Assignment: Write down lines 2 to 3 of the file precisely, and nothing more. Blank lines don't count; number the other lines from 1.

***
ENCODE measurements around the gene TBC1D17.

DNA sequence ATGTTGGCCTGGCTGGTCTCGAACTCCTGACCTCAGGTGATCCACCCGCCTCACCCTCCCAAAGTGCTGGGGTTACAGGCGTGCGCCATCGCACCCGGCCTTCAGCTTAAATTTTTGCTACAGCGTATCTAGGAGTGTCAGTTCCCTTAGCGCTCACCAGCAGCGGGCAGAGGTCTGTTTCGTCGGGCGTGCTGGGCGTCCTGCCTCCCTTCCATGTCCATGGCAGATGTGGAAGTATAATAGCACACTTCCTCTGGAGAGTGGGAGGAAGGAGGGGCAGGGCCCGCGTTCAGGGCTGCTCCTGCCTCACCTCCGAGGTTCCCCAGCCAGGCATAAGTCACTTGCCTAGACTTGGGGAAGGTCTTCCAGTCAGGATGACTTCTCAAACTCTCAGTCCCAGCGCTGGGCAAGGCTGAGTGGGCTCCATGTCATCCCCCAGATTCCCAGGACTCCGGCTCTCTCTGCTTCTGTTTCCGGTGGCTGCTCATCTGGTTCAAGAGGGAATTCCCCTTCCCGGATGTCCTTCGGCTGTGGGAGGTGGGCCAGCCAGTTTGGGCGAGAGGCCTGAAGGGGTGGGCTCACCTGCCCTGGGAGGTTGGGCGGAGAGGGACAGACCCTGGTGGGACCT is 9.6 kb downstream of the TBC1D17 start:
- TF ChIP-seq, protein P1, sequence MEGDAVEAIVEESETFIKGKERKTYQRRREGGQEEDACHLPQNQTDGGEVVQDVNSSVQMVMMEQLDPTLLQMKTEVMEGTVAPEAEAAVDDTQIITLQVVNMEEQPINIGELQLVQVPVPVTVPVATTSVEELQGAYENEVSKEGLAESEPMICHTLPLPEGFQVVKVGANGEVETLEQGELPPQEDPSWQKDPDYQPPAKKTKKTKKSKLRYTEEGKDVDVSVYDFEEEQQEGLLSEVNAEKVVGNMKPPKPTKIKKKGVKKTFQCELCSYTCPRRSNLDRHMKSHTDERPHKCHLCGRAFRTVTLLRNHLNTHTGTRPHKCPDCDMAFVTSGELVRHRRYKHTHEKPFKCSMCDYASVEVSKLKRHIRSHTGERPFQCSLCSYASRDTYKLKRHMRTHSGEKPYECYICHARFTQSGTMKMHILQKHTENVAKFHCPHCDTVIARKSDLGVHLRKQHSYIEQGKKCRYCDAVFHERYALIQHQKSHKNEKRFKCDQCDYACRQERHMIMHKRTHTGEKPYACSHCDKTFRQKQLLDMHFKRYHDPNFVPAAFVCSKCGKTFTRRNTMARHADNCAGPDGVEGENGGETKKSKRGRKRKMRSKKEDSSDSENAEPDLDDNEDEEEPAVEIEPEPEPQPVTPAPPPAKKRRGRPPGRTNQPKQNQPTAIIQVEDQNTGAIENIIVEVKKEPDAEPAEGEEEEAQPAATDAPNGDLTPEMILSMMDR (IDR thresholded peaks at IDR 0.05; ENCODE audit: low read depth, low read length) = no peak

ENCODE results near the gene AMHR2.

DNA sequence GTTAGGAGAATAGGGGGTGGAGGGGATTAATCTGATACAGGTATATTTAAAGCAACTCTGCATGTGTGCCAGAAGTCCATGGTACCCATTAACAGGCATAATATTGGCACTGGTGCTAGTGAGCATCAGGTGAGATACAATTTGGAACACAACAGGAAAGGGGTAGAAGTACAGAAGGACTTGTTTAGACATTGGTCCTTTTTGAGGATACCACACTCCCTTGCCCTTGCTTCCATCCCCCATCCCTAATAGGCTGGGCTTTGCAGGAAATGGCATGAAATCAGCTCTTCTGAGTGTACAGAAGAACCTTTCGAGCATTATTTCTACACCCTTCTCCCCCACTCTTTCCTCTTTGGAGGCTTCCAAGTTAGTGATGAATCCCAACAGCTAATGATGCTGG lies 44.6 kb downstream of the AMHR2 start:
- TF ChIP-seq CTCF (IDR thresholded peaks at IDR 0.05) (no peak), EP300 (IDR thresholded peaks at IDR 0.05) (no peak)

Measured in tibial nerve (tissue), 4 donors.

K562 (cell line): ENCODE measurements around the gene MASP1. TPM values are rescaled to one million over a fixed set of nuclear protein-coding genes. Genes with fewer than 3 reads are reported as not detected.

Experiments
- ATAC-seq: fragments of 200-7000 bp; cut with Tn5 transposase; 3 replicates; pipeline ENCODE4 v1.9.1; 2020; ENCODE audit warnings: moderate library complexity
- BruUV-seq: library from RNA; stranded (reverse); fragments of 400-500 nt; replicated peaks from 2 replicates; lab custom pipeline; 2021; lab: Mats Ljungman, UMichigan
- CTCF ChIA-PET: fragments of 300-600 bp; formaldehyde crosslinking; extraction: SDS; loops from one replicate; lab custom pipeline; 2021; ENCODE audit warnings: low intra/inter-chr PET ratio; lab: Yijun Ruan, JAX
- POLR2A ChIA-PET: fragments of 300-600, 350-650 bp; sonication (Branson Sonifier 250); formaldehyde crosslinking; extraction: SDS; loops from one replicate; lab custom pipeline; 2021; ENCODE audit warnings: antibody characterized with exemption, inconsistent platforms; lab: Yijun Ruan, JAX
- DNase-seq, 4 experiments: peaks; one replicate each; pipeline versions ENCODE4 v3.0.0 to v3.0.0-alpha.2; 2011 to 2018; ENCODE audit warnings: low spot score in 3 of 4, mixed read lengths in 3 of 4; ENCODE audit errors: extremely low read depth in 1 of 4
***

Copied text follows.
DNA sequence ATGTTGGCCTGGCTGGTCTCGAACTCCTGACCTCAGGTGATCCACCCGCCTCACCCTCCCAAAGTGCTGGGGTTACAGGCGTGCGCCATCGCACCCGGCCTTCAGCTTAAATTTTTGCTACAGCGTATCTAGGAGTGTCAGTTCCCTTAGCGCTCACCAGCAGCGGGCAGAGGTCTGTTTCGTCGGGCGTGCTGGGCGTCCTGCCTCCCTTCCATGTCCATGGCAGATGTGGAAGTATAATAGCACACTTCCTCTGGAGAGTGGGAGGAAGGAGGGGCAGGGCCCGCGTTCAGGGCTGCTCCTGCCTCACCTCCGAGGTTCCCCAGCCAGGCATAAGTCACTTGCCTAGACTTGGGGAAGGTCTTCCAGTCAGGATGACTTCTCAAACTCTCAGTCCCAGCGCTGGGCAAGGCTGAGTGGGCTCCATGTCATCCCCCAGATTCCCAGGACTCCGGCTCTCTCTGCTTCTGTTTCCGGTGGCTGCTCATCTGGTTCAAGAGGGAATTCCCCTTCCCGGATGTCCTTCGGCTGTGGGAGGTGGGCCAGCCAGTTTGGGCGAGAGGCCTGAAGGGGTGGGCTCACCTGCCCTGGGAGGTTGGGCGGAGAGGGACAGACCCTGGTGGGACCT is 9.6 kb downstream of the TBC1D17 start:
- TF ChIP-seq, protein P1, sequence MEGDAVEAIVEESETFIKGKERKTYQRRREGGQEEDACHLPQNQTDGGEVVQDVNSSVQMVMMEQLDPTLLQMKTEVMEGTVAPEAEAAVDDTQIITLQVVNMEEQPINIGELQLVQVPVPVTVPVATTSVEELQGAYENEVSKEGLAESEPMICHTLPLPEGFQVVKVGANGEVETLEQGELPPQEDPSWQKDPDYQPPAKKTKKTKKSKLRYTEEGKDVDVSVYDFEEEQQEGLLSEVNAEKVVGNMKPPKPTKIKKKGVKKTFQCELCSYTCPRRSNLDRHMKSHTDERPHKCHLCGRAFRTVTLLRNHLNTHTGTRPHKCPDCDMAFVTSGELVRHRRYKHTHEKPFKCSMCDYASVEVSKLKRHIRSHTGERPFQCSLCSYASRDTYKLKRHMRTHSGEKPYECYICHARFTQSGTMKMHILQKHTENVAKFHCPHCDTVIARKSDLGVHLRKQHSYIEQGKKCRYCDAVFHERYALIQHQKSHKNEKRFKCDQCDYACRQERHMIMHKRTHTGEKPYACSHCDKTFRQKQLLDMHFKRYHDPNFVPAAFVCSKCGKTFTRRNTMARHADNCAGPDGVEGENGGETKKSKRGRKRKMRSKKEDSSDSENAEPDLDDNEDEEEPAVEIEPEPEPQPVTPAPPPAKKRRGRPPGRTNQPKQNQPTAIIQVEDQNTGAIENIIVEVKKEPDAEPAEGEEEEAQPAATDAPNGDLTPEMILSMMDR (IDR thresholded peaks at IDR 0.05; ENCODE audit: low read depth, low read length) = no peak